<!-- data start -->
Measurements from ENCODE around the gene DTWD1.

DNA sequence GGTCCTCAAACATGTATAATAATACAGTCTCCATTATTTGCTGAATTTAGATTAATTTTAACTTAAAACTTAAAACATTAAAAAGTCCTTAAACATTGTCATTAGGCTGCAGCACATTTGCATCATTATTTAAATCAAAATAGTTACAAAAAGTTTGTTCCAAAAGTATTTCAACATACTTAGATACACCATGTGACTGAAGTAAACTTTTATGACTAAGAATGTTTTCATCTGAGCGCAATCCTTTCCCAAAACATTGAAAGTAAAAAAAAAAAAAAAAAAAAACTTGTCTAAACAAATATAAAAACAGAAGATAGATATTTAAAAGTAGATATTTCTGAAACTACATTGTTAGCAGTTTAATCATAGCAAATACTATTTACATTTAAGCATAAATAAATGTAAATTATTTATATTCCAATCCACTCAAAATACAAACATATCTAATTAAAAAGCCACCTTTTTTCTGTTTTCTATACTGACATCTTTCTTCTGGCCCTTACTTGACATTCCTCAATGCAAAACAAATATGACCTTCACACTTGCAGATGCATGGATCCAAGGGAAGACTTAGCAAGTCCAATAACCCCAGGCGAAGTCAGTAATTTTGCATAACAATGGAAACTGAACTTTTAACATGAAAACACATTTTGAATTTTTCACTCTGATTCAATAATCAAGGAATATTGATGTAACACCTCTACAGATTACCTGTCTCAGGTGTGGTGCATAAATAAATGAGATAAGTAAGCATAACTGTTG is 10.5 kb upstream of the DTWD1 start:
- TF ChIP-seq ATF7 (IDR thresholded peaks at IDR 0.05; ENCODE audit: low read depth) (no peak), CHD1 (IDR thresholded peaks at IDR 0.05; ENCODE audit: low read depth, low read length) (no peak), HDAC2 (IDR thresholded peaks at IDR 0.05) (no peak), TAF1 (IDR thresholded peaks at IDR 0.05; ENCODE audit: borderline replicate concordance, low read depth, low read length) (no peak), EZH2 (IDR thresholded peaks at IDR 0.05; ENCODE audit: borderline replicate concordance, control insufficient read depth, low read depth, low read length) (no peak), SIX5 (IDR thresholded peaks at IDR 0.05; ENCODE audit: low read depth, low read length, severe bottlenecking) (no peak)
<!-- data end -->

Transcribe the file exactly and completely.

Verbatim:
Measurements from ENCODE around the gene DTWD1.

DNA sequence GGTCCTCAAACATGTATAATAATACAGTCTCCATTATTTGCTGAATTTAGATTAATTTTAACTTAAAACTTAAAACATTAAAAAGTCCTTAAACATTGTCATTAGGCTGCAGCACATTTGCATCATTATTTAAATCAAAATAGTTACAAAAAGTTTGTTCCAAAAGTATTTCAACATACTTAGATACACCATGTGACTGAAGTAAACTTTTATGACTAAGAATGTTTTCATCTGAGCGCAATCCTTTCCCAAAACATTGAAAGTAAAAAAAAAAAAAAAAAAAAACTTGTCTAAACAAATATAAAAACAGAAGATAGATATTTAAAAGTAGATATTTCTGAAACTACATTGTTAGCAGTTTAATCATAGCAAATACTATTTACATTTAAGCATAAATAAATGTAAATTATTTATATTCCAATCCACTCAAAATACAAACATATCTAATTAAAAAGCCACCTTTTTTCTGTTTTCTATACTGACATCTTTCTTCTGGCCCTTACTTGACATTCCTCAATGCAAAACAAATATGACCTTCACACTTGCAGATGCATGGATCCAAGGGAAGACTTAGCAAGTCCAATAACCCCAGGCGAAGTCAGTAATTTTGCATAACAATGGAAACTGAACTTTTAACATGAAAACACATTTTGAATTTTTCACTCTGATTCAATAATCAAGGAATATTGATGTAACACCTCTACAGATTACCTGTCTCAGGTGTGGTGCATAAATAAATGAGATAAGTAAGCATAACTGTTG is 10.5 kb upstream of the DTWD1 start:
- TF ChIP-seq ATF7 (IDR thresholded peaks at IDR 0.05; ENCODE audit: low read depth) (no peak), CHD1 (IDR thresholded peaks at IDR 0.05; ENCODE audit: low read depth, low read length) (no peak), HDAC2 (IDR thresholded peaks at IDR 0.05) (no peak), TAF1 (IDR thresholded peaks at IDR 0.05; ENCODE audit: borderline replicate concordance, low read depth, low read length) (no peak), EZH2 (IDR thresholded peaks at IDR 0.05; ENCODE audit: borderline replicate concordance, control insufficient read depth, low read depth, low read length) (no peak), SIX5 (IDR thresholded peaks at IDR 0.05; ENCODE audit: low read depth, low read length, severe bottlenecking) (no peak)